Binary program?

Discussion in 'Perl Misc' started by Just in, Dec 26, 2003.

  1. Just in

    Just in Guest

    Theres this old Apollo Unix station that runs a cronjob that actually does
    something, that I'm supposed to help identify.

    What the cronjob calls is what I assume to be a Perl program, because the
    first line has the path perl on it with old shebang hash in front of it.

    What miffs me is what follows after it - binary characters without any EOL
    termination.

    I assume this is encrypted, or even compiled. But I'm not so sure how perl
    is interpreting the binary.

    I know it would help if I posted an example, but I can't as it is
    confidential information to my company.

    Any thoughts as to what it might be would be appreciated.

    Bests Just in
    Just in, Dec 26, 2003
    #1
    1. Advertising

  2. "Just in" <> wrote in message
    news:bsgnct$fd4$...
    > Theres this old Apollo Unix station that runs a cronjob that actually does
    > something, that I'm supposed to help identify.
    >
    > What the cronjob calls is what I assume to be a Perl program, because the
    > first line has the path perl on it with old shebang hash in front of it.
    >
    > What miffs me is what follows after it - binary characters without any EOL
    > termination.
    >
    > I assume this is encrypted, or even compiled. But I'm not so sure how perl
    > is interpreting the binary.
    >
    > I know it would help if I posted an example, but I can't as it is
    > confidential information to my company.


    can you show us the crontab line?
    surely you can show us the first line of the script and next 10 bytes or so.

    gnari
    Ragnar Hafstað, Dec 26, 2003
    #2
    1. Advertising

  3. On Fri, 26 Dec 2003 15:18:51 +0800,
    Just in <> wrote:
    > Theres this old Apollo Unix station that runs a cronjob that actually does
    > something, that I'm supposed to help identify.
    >
    > What the cronjob calls is what I assume to be a Perl program, because the
    > first line has the path perl on it with old shebang hash in front of it.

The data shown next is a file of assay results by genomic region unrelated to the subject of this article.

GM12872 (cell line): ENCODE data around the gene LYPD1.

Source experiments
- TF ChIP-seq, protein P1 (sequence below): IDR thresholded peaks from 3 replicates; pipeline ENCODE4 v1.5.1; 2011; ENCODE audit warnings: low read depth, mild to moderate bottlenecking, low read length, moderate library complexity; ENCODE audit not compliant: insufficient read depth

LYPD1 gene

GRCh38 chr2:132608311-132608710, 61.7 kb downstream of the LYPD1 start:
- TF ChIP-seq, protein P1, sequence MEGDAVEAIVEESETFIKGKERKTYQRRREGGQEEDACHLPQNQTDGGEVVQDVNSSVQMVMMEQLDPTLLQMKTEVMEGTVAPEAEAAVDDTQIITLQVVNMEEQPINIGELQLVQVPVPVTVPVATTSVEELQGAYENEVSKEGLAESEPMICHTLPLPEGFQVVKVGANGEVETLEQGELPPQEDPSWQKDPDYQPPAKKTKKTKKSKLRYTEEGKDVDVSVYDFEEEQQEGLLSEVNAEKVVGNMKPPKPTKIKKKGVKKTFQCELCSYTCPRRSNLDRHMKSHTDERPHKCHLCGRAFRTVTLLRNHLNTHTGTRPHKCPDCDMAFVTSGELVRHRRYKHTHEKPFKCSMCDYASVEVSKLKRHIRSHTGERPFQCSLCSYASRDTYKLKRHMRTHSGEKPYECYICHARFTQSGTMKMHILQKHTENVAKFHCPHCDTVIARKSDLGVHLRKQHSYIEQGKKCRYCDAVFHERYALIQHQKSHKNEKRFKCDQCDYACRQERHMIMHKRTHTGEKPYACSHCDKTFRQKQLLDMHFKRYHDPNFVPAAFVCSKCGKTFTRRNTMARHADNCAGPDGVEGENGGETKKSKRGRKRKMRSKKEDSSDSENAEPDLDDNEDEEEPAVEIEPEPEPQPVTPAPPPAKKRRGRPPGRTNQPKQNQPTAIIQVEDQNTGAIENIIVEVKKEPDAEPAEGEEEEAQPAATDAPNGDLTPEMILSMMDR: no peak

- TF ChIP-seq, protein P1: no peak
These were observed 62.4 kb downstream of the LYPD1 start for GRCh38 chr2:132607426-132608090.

What does the crontab line look like? Does it invoke perl with the
    script as argument, or does it dorectly invoke the script?

    > What miffs me is what follows after it - binary characters without any EOL
    > termination.


    It might have been treated with some sort of source filter. Is there
    anything before the binary characters? If not, does

    $ perl -MO=Deparse name_of_script

    show you something decent? If it has been treated with a source filter,
    that might show you what it really does.

    > I assume this is encrypted, or even compiled. But I'm not so sure how perl
    > is interpreting the binary.


    No one can be sure without actually seeing anything.

    > I know it would help if I posted an example, but I can't as it is
    > confidential information to my company.


    Well, I guess you'll have to figure it out yourself, then.

    Martien
    --
    |
    Martien Verbruggen | Unix is user friendly. It's just selective
    | about its friends.
    |
    Martien Verbruggen, Dec 27, 2003
    #3
    1. Advertising

Want to reply to this thread or ask your own question?

It takes just 2 minutes to sign up (and it's free!). Just click the sign up button to choose a username and then you can ask your own questions on the forum.
Similar Threads
  1. Fangs
    Replies:
    3
    Views:
    9,788
    darshana
    Oct 26, 2008
  2. Marc Schellens
    Replies:
    8
    Views:
    3,008
    John Harrison
    Jul 15, 2003
  3. Replies:
    12
    Views:
    578
    Richard Heathfield
    Apr 8, 2007
  4. Ron Eggler

    writing binary file (ios::binary)

    Ron Eggler, Apr 25, 2008, in forum: C++
    Replies:
    9
    Views:
    926
    James Kanze
    Apr 28, 2008
  5. Don
    Replies:
    60
    Views:
    1,354
    Phred Phungus
    Mar 19, 2010
Loading...

Share This Page